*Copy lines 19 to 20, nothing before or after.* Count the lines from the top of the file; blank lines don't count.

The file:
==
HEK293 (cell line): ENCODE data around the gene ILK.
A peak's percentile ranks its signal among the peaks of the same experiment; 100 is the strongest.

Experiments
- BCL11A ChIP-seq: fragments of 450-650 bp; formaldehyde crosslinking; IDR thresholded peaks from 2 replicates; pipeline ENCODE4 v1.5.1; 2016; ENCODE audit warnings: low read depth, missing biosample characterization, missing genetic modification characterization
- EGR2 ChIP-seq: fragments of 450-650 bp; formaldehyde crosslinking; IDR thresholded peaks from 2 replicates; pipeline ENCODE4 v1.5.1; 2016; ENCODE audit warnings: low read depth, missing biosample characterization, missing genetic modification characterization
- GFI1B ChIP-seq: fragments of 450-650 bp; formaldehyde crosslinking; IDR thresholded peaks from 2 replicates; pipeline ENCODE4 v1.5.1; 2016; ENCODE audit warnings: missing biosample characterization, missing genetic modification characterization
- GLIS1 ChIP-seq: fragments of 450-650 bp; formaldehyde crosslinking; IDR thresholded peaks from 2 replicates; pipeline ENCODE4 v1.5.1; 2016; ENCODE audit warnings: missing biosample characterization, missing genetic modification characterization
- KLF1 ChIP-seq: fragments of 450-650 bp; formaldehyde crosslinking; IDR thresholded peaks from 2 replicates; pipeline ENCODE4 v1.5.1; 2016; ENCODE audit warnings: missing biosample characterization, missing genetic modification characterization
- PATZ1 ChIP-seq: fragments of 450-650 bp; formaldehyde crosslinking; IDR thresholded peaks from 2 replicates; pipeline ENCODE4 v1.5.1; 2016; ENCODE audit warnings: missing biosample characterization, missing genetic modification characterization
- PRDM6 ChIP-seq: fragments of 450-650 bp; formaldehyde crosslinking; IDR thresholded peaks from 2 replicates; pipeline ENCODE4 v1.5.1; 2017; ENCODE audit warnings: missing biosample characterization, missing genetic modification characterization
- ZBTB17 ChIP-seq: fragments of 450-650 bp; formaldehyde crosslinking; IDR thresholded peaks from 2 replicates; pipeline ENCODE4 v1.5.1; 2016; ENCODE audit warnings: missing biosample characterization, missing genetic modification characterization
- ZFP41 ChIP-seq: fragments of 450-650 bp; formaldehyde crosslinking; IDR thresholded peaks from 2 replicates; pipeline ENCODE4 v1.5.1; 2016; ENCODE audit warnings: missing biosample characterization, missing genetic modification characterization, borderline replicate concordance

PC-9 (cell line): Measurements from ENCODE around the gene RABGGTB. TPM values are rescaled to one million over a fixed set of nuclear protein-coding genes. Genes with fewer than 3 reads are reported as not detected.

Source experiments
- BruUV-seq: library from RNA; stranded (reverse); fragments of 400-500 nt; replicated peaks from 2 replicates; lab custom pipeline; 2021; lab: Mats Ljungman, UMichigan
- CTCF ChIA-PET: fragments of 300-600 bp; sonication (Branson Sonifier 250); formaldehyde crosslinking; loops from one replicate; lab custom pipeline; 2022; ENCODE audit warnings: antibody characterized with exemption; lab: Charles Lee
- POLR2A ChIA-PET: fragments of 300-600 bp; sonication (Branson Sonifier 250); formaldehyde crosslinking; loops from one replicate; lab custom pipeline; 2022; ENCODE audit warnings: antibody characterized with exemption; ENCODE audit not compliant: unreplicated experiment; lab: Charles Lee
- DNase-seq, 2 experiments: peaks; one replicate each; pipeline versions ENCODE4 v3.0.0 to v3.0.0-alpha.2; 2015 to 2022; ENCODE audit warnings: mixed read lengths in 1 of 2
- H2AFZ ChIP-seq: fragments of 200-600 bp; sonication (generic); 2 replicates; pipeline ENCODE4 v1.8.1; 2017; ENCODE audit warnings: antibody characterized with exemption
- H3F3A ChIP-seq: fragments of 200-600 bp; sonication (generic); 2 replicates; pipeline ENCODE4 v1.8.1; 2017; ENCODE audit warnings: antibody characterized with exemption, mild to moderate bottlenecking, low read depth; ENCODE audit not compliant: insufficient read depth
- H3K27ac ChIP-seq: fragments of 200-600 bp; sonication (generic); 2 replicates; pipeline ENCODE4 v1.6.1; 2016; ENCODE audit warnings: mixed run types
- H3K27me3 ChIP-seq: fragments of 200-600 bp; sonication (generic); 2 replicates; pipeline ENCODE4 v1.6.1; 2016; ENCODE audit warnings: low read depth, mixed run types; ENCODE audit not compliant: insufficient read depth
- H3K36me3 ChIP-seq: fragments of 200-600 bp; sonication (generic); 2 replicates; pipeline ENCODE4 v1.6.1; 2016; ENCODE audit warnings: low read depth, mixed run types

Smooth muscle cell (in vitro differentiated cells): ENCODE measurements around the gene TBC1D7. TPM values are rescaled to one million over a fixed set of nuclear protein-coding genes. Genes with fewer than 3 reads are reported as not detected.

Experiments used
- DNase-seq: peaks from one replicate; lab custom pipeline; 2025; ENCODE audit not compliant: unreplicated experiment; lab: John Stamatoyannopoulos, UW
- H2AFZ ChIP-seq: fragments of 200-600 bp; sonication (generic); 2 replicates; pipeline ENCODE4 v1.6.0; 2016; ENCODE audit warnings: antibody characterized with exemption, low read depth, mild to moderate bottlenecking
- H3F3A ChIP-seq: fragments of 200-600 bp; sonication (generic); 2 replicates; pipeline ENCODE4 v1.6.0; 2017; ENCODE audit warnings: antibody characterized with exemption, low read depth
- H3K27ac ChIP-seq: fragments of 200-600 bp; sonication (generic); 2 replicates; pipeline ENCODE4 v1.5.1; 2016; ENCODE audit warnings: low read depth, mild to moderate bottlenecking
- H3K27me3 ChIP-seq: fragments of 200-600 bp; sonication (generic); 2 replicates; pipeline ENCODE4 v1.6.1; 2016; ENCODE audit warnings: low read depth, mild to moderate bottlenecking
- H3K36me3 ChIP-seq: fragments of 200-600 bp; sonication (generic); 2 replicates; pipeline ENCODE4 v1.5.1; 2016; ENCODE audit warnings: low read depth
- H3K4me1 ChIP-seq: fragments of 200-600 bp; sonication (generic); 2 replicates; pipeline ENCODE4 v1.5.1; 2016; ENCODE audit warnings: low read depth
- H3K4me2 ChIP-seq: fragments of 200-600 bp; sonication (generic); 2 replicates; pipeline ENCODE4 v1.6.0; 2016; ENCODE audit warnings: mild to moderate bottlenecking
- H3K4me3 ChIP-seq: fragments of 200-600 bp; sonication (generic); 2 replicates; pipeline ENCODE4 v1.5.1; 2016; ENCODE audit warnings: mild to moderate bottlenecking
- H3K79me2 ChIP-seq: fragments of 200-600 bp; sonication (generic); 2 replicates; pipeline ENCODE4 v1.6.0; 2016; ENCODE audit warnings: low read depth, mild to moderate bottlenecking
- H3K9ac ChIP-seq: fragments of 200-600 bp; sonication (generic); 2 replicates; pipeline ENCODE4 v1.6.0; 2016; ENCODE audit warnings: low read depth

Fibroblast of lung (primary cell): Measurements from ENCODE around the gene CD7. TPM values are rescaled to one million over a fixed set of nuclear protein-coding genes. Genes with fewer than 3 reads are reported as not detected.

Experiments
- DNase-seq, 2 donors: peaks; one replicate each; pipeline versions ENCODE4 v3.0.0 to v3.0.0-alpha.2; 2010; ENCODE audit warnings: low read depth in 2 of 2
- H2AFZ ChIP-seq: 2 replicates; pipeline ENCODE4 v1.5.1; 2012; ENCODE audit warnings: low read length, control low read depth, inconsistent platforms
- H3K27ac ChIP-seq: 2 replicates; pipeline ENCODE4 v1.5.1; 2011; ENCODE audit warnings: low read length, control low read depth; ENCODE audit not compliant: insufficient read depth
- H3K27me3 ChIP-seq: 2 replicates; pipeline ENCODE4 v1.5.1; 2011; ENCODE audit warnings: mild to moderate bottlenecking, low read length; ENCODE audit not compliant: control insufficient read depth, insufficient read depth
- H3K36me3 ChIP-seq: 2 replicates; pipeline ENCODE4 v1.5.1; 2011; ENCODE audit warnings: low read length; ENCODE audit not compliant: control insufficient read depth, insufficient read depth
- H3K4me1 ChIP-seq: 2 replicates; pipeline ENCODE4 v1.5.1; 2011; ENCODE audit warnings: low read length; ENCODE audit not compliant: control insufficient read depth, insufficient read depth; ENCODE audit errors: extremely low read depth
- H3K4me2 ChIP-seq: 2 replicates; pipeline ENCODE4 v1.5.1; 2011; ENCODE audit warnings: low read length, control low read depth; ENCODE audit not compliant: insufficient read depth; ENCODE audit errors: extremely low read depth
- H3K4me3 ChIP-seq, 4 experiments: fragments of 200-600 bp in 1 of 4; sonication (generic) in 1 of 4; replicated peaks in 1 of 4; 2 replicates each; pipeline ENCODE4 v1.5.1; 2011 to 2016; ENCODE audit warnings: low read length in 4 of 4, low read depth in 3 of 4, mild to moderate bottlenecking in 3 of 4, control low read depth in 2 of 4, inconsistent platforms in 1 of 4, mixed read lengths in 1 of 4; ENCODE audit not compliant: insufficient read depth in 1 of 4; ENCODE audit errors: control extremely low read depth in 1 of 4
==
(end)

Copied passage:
- H2AFZ ChIP-seq: fragments of 200-600 bp; sonication (generic); 2 replicates; pipeline ENCODE4 v1.8.1; 2017; ENCODE audit warnings: antibody characterized with exemption
- H3F3A ChIP-seq: fragments of 200-600 bp; sonication (generic); 2 replicates; pipeline ENCODE4 v1.8.1; 2017; ENCODE audit warnings: antibody characterized with exemption, mild to moderate bottlenecking, low read depth; ENCODE audit not compliant: insufficient read depth